The first 72 hours into an emergency are critical. It can take emergency personnel that long to restore basic services – electricity, heat, water, clearing of streets from snow and debris, etc. By preparing at home with a radio, flashlight and water, residents would:know what outside communication is available about the situation; navigate safely around the home; and stay hydrated.
“Ready? Set? Good!” also encourages residents to use a checklist to prepare other items – blankets, non-perishable foods, family plans, pet supplies, etc. Adults should keep a checklist in their wallets or purses as a reminder, and purchase items whenever they are at a store running other errands. For more information, including tips and a checklist of recommended items, visit www.readysetgood.org.
In addition, “Ready? Set? Good!” advertisements will appear on television, radio and digitally through Memorial Day weekend through partnerships with Entercom Communications and the Sinclair Broadcasting Group.
The “Ready? Set? Good!” emergency preparedness campaign is a regional effort funded by the Baltimore UASI, a preparedness grant from the federal government. UASI member jurisdictions include the City of Baltimore, the City of Annapolis, as well as Anne Arundel, Baltimore, Carroll, Harford and Howard counties. The committee also works closely with the Maryland Emergency Management Agency (MEMA).
BALTIMORE, MD (April 10, 2018) – The Baltimore Regional Transportation Board (BRTB) will accept comments on a draft of the Public Participation Plan through Thursday, May 24.
View the BRTB's draft Public Participation Plan
The draft of the Public Participation Plan is scheduled for a vote before the BRTB on Tuesday, June 26.
The Public Participation Plan serves as a guide for residents in the Baltimore region to navigate the public process, while also outlining the policies and procedures to ensure that those coordinating the planning process engage the public. The mission of the Public Participation Plan is to provide an open process that offers reasonable access to information, timely public notice, full public access to key decisions, and support for early and continued involvement of stakeholders.
The BRTB’s Public Advisory Committee (PAC) helped to develop the draft through its Public Involvement subcommittee.
The Orioles are back in town, tulips are in bloom and temperatures are again cresting the 70-degree mark. There’s no doubt that spring has sprung in the Baltimore region, which means Bike to Work Day is right around the corner.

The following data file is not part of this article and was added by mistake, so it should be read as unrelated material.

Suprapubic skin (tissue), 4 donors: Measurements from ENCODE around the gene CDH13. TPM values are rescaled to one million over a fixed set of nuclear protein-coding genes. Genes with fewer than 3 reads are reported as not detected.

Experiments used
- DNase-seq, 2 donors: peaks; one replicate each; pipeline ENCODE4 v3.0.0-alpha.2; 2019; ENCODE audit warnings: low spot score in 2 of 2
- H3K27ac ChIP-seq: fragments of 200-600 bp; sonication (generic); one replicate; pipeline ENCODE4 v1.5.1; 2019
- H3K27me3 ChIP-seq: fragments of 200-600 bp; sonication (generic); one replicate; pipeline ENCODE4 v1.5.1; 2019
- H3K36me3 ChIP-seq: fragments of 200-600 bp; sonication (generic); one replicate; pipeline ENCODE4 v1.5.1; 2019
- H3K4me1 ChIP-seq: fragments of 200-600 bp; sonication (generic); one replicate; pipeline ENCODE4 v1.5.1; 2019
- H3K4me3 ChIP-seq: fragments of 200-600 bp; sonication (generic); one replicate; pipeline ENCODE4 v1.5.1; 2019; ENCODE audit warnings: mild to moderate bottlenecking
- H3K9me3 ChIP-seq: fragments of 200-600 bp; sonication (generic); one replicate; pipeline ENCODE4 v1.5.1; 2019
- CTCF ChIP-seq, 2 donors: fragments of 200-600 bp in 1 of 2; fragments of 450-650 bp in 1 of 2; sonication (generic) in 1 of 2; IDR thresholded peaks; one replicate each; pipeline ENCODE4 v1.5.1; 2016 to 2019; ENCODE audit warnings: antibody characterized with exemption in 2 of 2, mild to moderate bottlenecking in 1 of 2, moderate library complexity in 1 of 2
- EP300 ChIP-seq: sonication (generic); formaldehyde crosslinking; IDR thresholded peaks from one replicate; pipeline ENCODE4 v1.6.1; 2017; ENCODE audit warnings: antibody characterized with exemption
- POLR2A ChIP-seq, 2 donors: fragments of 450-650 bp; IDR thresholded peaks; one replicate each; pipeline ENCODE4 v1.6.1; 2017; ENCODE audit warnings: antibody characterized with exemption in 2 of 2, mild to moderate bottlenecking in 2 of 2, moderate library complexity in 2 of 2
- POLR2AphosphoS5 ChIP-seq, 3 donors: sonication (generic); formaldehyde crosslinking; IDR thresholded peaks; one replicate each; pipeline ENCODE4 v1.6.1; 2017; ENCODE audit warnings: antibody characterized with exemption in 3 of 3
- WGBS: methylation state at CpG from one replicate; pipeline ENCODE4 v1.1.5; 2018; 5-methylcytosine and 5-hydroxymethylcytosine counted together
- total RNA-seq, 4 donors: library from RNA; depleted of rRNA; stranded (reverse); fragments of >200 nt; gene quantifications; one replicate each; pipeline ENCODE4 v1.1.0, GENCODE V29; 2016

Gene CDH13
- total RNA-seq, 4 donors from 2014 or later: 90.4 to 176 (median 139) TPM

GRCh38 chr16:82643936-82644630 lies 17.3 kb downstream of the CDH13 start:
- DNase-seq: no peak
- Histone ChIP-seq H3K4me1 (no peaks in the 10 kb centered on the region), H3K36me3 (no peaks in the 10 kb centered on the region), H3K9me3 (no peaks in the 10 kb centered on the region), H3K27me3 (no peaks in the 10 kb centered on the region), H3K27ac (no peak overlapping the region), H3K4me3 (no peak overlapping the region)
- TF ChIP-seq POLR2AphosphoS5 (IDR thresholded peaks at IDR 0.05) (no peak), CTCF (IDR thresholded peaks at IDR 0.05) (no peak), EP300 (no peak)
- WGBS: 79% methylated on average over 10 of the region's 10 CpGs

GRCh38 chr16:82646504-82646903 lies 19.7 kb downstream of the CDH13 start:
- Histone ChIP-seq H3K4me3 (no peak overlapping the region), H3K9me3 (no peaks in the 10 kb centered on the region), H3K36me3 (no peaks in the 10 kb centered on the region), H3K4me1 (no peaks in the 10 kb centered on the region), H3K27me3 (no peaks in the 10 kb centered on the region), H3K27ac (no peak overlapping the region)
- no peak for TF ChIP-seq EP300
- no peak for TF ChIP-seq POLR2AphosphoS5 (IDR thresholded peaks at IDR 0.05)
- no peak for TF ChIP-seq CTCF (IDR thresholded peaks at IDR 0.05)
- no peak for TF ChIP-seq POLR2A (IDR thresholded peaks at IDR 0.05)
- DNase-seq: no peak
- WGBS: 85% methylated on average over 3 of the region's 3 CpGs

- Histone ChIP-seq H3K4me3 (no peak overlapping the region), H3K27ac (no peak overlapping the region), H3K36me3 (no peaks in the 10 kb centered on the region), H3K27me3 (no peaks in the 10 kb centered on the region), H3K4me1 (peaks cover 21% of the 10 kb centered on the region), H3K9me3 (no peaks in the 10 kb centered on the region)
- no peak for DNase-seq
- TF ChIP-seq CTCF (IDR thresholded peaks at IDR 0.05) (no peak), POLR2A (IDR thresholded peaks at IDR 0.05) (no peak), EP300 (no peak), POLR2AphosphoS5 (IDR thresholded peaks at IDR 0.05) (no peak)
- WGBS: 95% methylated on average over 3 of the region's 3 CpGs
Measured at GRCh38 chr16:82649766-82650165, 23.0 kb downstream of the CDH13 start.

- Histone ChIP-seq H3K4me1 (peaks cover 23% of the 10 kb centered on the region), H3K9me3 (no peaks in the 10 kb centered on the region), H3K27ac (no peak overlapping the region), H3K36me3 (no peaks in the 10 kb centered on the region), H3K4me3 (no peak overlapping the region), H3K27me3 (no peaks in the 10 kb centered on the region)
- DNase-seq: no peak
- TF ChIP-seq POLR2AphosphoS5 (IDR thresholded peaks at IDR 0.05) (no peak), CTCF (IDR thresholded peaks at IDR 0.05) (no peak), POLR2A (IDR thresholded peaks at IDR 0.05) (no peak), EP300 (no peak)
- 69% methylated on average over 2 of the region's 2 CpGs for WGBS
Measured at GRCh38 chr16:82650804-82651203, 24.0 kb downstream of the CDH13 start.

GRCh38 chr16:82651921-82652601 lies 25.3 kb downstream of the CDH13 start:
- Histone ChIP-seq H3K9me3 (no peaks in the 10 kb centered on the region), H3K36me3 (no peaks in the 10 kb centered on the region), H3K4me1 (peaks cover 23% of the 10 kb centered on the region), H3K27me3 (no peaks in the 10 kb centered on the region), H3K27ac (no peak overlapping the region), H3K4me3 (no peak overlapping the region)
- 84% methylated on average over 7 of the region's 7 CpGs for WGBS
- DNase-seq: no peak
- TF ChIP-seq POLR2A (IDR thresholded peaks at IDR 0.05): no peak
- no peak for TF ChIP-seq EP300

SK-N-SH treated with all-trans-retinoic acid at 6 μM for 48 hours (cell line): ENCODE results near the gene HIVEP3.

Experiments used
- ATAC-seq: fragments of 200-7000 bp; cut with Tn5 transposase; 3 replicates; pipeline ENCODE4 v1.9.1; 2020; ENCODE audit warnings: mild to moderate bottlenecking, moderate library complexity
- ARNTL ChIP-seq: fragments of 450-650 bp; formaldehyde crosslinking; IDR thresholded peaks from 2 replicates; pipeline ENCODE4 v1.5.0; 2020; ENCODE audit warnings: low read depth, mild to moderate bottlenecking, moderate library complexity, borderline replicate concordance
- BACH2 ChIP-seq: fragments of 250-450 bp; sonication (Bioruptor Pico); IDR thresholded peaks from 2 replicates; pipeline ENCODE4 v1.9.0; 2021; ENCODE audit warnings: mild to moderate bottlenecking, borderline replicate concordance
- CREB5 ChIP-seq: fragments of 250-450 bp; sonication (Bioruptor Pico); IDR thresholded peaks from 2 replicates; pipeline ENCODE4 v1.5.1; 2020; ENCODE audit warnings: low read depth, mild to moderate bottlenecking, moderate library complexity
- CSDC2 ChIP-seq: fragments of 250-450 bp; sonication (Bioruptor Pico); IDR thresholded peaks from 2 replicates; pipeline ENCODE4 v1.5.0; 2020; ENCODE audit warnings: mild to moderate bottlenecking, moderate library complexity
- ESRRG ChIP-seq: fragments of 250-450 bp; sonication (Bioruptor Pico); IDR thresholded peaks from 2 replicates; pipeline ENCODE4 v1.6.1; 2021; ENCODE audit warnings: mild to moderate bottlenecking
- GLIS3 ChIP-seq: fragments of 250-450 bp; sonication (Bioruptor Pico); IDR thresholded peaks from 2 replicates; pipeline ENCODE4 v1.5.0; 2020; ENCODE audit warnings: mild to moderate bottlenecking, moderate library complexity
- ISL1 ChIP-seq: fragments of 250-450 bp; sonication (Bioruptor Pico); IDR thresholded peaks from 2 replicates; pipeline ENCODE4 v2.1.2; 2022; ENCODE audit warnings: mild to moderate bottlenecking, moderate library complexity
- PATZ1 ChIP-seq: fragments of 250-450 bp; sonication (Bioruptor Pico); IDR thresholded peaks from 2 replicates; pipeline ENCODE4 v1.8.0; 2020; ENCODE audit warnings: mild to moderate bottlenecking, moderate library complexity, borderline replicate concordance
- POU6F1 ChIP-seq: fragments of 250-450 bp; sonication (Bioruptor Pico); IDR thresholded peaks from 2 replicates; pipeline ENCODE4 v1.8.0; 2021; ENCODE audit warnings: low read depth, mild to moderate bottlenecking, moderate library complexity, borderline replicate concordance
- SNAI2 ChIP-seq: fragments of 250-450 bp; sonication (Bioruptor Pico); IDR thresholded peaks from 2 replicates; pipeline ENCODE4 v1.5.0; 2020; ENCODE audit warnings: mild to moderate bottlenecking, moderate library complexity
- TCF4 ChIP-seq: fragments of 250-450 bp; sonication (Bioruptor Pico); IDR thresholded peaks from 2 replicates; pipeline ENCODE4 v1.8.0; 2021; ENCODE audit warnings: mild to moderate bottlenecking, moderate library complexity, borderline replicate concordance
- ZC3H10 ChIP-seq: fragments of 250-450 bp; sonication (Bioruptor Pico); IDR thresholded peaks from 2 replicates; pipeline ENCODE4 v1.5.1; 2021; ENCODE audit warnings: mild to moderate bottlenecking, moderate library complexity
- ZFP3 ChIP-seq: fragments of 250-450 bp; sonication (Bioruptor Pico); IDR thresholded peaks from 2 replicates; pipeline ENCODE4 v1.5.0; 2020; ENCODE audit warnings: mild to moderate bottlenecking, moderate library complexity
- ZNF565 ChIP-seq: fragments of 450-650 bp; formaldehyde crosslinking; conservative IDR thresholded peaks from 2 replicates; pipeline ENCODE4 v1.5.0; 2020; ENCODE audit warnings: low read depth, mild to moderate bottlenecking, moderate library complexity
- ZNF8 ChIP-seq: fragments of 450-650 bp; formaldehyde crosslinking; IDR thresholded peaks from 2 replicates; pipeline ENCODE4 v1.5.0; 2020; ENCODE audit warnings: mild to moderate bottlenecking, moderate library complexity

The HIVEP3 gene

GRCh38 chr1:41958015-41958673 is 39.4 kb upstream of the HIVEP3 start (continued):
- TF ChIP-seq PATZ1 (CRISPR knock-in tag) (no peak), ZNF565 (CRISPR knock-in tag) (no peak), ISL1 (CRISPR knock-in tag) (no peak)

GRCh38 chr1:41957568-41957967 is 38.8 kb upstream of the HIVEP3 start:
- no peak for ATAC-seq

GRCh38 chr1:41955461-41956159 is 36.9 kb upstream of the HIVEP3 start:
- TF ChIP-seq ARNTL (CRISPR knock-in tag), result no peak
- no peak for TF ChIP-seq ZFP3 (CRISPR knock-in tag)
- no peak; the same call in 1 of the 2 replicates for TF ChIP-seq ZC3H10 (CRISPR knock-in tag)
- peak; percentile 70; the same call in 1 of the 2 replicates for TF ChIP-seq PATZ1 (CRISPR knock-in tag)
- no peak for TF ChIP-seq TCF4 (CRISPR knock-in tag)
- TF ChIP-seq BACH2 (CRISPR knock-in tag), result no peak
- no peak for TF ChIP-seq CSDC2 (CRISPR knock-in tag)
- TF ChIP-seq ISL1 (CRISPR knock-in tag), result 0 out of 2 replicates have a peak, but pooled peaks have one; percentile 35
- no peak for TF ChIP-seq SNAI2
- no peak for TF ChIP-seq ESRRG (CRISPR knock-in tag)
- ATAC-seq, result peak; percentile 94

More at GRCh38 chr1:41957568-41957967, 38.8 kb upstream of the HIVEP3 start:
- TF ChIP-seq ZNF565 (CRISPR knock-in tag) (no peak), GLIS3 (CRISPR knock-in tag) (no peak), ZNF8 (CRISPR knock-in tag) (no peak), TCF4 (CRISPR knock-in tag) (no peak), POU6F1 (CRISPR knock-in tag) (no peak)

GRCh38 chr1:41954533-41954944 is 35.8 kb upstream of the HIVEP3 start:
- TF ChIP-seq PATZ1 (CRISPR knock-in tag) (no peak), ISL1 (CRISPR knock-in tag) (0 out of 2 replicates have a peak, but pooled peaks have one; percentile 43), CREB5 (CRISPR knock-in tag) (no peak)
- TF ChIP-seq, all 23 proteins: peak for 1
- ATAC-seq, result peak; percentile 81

In our COG Quarterly cover story, we’re gearing up – literally and figuratively – for Friday, May 18, when our region will celebrate its 21st year of Bike to Work Day. This annual event, encourages commuters from Baltimore and surrounding counties to swap their cars for a bicycle and enjoy a clean, healthy, affordable ride to work. The big day is coordinated each year by BMC and its member counties and generously supported by public and private sponsors. We hope that you’ll join us for this fun event. Please read about Bike to Work Day, as well as some of BMC's other activities in the Spring 2018 issue of COG Quarterly, our digital magazine.
Michael B. Kelly
BMC Executive Director
BALTIMORE, MD (May 10, 2018) – The Baltimore Metropolitan Council (BMC) staff grieves the sudden loss of Baltimore County Executive Kevin Kamenetz after hearing the news of his passing earlier this morning.
"We are deeply saddened by the sudden passing of County Executive Kevin Kamenetz, a member of the BMC Board of Directors," said Michael B. Kelly, executive director of the Baltimore Metropolitan Council. "County Executive Kamenetz chaired our board in 2015 and was a strong voice, advocate and leader for our region. Our most sincere condolences go out to his family and friends, as well as to our colleagues in Baltimore County Government."
Since 1996, local governments in the Baltimore metropolitan area have coordinated in carrying out their duty to affirmatively further fair housing under the federal Fair Housing Act of 1968. Most recently they have worked with the Baltimore Metropolitan Council (BMC) and local public housing agencies (PHAs) to create a new 2020 Regional Analysis of Impediments to Fair Housing Choice (AI), analyzing fair-housing-related disparities in opportunity and creating action plans to address them over the coming five years. From 2012 to 2020 , also with assistance from BMC, the jurisdictions PHAs implemented the Regional Fair Housing Action Plan from their 2012 Regional AI, including establishing a Regional Rental Housing Affordability Preservation Policy and a Regional Project-Based Voucher Program.